Growing a Giving Spirit in Children
The latest 'Daddy Derek' column
Derek James' sons, Tyler and Chase, with Jon Wilson from WCCB News Rising, donate school supplies to Classroom Central.
YOU DON'T NEED to wait until your kids are in middle school to help them develop a passion for community service. Children can learn how essential it is to give back and help others at an early age. Helping is already in a child’s DNA — you just need to provide them with the right opportunities. Here are just a few ways you can help get your kids started on a compassionate path.
Make Them Aware
You don’t need to dump all the world’s problems on your children, but it’s important for them to understand that there are other people in need and that many of them are children. Use real events to show need. I remember the first time my son Tyler was with me as I gave food to a homeless person in need. When I explained to Tyler that homelessness also affects kids, his mind was blown. He said, “That’s not fair.” He’s right. One way you can help homeless children locally is through A Child’s Place.
Be A Role Model
Parents who give are likely to have kids who give. Show your kids that there is joy in giving and helping. My boys understand that sometimes I miss out on family time because I’m donating my time to host a charitable event in the community. After being a part of one of these events or raising money for an important cause like the Cystic Fibrosis Foundation – Charlotte Chapter, I tell my boys what these organizations do to help others, and let them know how good it made me feel to assist using my gifts.
You can make giving a family affair. Tyler and I run and raise funds for several charitable 5k events every year that help children. Participating on this level also leads to great natural conversations about helping. I remember how Tyler appreciated his health after learning more about childhood cancers at the Isabella Santos Foundation’s 5k for Kids Cancer. There also are plenty of volunteer opportunities to be found through your child’s school or through your church.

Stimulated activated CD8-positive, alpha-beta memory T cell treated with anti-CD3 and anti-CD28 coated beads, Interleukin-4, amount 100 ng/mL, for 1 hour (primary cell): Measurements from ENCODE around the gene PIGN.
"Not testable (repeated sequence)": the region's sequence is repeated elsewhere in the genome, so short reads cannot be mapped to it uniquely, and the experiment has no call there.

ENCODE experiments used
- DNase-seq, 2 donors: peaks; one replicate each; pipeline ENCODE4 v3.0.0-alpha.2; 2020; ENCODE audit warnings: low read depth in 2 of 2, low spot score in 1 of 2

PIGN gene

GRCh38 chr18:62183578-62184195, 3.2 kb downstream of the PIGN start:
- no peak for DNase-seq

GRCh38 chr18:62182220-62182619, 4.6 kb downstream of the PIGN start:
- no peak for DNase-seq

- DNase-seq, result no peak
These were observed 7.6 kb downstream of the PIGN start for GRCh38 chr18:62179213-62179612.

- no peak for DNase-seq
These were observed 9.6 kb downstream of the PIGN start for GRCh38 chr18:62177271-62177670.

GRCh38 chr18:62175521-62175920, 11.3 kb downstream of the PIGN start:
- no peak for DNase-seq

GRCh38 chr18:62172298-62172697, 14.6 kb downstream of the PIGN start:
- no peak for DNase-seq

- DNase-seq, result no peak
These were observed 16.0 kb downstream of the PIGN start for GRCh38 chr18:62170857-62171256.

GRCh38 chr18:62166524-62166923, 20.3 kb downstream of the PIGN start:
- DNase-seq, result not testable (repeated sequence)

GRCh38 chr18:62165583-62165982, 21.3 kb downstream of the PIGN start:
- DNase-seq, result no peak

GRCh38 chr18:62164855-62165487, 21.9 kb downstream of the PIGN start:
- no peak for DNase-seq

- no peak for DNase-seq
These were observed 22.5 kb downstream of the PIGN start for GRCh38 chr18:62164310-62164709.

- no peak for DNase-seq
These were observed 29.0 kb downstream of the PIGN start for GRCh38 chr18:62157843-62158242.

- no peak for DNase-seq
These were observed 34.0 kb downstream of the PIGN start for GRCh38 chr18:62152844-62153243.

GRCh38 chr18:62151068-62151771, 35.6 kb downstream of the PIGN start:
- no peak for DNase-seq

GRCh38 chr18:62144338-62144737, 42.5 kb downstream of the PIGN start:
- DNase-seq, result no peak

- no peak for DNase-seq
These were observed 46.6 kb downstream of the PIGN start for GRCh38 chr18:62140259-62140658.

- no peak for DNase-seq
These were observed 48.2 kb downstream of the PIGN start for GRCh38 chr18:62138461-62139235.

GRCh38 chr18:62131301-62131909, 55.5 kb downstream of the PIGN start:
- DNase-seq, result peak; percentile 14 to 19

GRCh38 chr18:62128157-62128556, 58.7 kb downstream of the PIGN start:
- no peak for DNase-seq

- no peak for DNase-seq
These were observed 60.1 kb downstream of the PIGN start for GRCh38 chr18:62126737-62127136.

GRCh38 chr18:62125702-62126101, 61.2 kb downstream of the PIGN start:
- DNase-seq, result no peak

It’s essential to give in small ways, too. Children can give a small portion of their allowance or money from the tooth fairy to one of their favorite charities. If they don’t know who to assist, help them look up some options based on their interests. If they love sports, maybe they could help volunteer at a Special Olympics event. As your kids get older, they may be able to help tutor younger kids or assist in an after-school program. Once they hit 13, kids can volunteer at the Second Harvest Food Bank of Metrolina with adult supervision.
Giving back and helping others needs to happen more than once or twice a year. Look for opportunities on a regular basis. That charitable spirit develops faster given more chances. Consider buying a new toy for a child at Levine Children’s Hospital or making a blanket. When you’re out shopping, purchase extra school supplies to donate to Classroom Central throughout the year.
Beginning a new year can be an exciting time. Helping to show your kids that the wisdom and pleasure of acting on a “giving spirit” extends far beyond a few weeks in December is probably the best resolution you could make. The old adage is true: give and ye shall receive.
Derek James is a host of WCCB News Rising. He and his wife live in Charlotte with their sons who are ages 7 and 10.